TUESDAY, July 9, 2019 (HealthDay News) — Environment most likely remains the main contributor to the obesity epidemic in Norway, given that body mass index (BMI) has increased for both genetically predisposed and nonpredisposed people since the 1960s, according to a study published online July 3 in The BMJ.

Maria Brandkvist, from the Norwegian University of Science and Technology in Trondheim, and colleagues used longitudinal data from the Nord-Trøndelag Health Study (118,959 people aged 13 to 80 years) to assess trajectories of BMI in Norway over five decades. Obesity increased in Norway starting between the mid-1980s and mid-1990s. A subset of 67,305 participants was included in analyses assessing genetic predisposition and BMI.

The researchers found that those born after 1970 already had a substantially higher BMI in young adulthood compared with older birth cohorts. For all ages at each decade, BMI differed substantially between the highest and lowest fifths of genetic susceptibility, with the difference increasing gradually from the 1960s to the 2000s. Compared with those who were least genetically predisposed, the most genetically predisposed 35-year-old men had 1.20 kg/m² higher BMI in the 1960s versus 2.09 kg/m² in the 2000s. For women of a similar age and time period, corresponding differences in BMI were 1.77 kg/m² and 2.58 kg/m².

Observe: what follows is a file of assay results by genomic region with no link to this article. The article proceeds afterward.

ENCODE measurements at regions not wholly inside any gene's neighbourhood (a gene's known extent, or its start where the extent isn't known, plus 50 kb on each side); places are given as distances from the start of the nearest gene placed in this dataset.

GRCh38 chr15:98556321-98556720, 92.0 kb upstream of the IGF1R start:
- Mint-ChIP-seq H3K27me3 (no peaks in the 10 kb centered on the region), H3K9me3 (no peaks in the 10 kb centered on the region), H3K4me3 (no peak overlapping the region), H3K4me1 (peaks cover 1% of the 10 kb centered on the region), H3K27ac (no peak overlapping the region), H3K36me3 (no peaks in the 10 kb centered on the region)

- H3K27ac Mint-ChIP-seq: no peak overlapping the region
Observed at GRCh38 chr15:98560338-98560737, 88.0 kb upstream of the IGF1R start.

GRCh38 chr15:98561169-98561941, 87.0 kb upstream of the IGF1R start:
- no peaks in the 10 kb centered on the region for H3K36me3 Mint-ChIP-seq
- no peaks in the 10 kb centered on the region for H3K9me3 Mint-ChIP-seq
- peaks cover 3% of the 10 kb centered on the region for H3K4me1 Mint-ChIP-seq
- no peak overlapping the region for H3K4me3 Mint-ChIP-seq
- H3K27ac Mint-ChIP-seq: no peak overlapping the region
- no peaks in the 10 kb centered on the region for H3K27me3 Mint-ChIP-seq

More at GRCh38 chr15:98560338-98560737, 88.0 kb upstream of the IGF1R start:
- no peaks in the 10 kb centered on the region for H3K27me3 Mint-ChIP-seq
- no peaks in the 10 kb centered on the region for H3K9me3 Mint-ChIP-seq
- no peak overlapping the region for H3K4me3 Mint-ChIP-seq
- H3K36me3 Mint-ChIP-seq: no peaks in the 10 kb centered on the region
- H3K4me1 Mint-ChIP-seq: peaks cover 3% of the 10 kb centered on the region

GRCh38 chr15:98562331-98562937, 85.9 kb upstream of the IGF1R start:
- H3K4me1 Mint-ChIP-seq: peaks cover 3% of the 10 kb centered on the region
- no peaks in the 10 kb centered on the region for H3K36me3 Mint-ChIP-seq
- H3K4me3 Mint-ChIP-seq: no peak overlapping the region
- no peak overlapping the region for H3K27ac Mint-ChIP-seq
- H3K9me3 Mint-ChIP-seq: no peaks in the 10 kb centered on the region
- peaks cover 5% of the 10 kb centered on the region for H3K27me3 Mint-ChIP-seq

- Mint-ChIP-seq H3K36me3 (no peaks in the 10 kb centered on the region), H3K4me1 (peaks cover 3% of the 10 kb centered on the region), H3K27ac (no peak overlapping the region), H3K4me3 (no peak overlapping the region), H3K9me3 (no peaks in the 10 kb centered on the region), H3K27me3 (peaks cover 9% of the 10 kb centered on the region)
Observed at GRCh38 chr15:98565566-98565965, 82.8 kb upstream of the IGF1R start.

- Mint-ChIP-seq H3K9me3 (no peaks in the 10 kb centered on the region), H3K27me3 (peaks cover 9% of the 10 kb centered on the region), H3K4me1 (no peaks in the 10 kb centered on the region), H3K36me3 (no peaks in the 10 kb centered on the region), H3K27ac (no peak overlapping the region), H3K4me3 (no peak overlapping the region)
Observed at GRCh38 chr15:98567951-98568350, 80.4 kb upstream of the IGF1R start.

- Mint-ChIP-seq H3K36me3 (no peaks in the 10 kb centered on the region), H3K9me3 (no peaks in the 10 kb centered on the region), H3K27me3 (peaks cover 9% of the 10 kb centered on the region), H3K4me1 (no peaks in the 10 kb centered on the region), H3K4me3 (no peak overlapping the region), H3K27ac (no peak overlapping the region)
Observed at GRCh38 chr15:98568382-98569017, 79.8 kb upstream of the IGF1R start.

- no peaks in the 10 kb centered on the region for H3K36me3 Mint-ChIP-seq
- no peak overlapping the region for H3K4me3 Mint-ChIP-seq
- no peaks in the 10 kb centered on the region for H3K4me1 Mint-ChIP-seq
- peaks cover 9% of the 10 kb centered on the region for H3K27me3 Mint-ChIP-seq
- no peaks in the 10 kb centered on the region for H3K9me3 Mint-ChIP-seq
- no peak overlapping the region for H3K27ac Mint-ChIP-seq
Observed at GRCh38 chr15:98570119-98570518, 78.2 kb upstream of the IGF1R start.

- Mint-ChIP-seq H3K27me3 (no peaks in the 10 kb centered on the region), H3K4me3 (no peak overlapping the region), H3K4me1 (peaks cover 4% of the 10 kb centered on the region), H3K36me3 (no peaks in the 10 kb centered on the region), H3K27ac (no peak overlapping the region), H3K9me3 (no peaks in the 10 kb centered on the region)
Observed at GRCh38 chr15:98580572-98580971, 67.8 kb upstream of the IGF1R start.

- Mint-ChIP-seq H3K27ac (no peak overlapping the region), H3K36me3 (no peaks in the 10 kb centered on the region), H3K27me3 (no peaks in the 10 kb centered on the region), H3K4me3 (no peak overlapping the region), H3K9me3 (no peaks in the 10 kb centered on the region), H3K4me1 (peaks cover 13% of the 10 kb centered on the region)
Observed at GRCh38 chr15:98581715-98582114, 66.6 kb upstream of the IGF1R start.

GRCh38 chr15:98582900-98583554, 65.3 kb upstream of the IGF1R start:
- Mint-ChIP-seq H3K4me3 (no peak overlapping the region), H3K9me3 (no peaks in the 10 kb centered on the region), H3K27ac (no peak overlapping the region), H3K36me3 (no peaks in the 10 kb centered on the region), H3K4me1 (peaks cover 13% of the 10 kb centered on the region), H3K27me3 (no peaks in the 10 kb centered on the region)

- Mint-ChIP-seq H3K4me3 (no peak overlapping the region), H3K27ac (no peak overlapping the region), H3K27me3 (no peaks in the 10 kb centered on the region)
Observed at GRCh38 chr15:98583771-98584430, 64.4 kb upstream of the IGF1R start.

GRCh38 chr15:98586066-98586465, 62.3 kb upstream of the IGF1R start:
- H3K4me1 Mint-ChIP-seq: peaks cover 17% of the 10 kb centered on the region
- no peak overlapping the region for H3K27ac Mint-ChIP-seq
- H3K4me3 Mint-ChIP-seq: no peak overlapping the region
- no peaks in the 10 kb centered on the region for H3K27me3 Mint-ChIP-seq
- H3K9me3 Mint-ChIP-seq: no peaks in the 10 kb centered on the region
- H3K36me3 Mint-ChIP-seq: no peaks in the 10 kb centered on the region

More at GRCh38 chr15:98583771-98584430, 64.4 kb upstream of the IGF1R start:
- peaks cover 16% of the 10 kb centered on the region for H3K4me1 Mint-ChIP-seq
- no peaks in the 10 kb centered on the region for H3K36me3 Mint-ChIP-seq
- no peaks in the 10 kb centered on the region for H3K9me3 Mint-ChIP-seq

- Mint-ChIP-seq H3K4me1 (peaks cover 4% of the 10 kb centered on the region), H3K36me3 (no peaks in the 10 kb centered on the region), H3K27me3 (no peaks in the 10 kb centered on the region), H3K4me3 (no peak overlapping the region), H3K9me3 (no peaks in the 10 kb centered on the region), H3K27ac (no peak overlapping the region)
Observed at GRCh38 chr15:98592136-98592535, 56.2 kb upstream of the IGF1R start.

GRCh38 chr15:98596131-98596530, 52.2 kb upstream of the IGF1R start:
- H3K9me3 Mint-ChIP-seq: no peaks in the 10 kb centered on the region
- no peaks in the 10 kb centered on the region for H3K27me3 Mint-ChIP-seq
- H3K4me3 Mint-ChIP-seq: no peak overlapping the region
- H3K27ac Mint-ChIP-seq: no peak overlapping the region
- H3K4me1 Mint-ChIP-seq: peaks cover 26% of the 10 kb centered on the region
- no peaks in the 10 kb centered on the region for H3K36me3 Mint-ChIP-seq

“This study provides evidence that genetically predisposed people are at greater risk for higher BMI and that genetic predisposition interacts with the obesogenic environment resulting in higher BMI, as observed between the mid-1980s and mid-2000s,” the authors write.

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